• minnellaminnella December 2015
    What kind of vacuum are we talking? I've read that ball mason jars can withstand 25in/Hg before risk of implosion.   The jars come in the gallon size for $35-40 in indiana.  I recently opened a jar of peppers I canned and a lightbulb went off after I re-read this discussion. 

    Edit,  nope, not enough.  That machine needs to be capable of pulling 29.2-29.7 in/Hg to work, correct? 
  • chironexchironex December 2015
    Mason jars hold vacuum just fine.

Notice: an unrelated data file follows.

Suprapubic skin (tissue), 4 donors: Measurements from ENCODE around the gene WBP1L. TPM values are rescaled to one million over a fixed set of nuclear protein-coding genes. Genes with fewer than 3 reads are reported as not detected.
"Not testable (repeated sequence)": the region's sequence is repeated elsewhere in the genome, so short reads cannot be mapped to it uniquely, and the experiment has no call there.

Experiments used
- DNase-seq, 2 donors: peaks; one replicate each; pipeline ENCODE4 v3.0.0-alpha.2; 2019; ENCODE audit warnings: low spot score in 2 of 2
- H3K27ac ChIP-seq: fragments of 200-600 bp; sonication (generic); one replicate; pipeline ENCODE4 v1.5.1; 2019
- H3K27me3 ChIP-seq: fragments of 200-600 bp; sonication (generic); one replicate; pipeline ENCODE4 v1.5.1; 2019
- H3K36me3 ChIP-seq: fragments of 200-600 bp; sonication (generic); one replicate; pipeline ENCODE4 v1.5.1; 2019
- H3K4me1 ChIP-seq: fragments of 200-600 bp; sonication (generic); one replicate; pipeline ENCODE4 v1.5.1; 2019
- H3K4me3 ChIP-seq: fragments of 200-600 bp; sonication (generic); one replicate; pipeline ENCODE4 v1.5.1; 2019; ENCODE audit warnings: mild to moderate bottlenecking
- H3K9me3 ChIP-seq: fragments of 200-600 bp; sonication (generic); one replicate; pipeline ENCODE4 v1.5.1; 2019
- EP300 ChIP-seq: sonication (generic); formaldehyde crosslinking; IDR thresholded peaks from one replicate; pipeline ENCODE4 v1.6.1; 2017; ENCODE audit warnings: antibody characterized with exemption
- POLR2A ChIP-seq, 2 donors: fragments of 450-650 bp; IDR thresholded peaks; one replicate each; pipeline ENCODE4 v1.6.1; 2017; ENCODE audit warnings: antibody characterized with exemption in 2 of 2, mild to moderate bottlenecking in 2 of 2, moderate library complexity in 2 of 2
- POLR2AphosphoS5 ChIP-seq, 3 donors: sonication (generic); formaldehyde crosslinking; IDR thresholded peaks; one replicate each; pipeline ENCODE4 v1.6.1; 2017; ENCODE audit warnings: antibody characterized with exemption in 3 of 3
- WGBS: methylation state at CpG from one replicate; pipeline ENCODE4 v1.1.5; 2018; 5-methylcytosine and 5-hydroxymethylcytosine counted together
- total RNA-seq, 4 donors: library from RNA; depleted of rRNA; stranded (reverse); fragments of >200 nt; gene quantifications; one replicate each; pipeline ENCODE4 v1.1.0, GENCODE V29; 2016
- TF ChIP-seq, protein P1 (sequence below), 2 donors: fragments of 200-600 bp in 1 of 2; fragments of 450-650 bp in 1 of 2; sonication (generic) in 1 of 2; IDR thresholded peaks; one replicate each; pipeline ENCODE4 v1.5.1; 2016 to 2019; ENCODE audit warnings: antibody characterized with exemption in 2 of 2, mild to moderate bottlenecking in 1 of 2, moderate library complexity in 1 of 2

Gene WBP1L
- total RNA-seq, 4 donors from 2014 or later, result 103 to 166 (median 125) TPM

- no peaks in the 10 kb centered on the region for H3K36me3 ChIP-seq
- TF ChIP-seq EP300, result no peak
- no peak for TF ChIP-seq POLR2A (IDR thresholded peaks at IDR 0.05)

• minnellaminnella December 2015
    cool.  what's the biggest mason jar you've pulled hard vacuum in @chironex?
  • chironexchironex December 2015
    non. You dont pull a hard vacuum in a jar. That requires stainless steel and a big furnace. But 10^-3 torr can be done in a mason jar fairly easily. which is what's required for most plating systems like the one im building. which is made out of a jar. 
  • nice machine, furnace are use to burn anything like muffle furnace used in labs to burn samples and check their organic and inorganic specifications so muffle furnace suppliers provide furnace which researchers can use in their experiments. but i don't understand what are you doing with the furnace in this machine?